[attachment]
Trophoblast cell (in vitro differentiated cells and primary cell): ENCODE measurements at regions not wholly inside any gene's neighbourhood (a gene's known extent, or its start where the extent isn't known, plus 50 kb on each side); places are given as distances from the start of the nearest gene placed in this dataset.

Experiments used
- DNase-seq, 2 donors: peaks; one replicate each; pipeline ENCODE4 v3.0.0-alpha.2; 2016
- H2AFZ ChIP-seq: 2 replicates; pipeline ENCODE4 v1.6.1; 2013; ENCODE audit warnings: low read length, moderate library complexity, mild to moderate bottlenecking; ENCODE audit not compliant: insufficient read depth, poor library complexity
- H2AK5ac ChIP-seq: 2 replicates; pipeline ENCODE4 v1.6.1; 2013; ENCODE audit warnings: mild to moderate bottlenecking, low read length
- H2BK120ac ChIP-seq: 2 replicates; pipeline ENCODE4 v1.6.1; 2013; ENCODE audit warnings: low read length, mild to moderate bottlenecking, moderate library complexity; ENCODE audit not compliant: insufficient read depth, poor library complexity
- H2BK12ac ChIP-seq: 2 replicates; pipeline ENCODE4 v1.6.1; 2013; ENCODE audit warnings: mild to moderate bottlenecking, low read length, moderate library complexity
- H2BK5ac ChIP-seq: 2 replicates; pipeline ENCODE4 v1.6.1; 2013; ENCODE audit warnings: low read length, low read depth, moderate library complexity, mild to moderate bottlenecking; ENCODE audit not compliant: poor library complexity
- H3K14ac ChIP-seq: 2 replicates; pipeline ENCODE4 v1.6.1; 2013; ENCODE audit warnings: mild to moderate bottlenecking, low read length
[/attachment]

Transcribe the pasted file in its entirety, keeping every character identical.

Trophoblast cell (in vitro differentiated cells and primary cell): ENCODE measurements at regions not wholly inside any gene's neighbourhood (a gene's known extent, or its start where the extent isn't known, plus 50 kb on each side); places are given as distances from the start of the nearest gene placed in this dataset.

Experiments used
- DNase-seq, 2 donors: peaks; one replicate each; pipeline ENCODE4 v3.0.0-alpha.2; 2016
- H2AFZ ChIP-seq: 2 replicates; pipeline ENCODE4 v1.6.1; 2013; ENCODE audit warnings: low read length, moderate library complexity, mild to moderate bottlenecking; ENCODE audit not compliant: insufficient read depth, poor library complexity
- H2AK5ac ChIP-seq: 2 replicates; pipeline ENCODE4 v1.6.1; 2013; ENCODE audit warnings: mild to moderate bottlenecking, low read length
- H2BK120ac ChIP-seq: 2 replicates; pipeline ENCODE4 v1.6.1; 2013; ENCODE audit warnings: low read length, mild to moderate bottlenecking, moderate library complexity; ENCODE audit not compliant: insufficient read depth, poor library complexity
- H2BK12ac ChIP-seq: 2 replicates; pipeline ENCODE4 v1.6.1; 2013; ENCODE audit warnings: mild to moderate bottlenecking, low read length, moderate library complexity
- H2BK5ac ChIP-seq: 2 replicates; pipeline ENCODE4 v1.6.1; 2013; ENCODE audit warnings: low read length, low read depth, moderate library complexity, mild to moderate bottlenecking; ENCODE audit not compliant: poor library complexity
- H3K14ac ChIP-seq: 2 replicates; pipeline ENCODE4 v1.6.1; 2013; ENCODE audit warnings: mild to moderate bottlenecking, low read length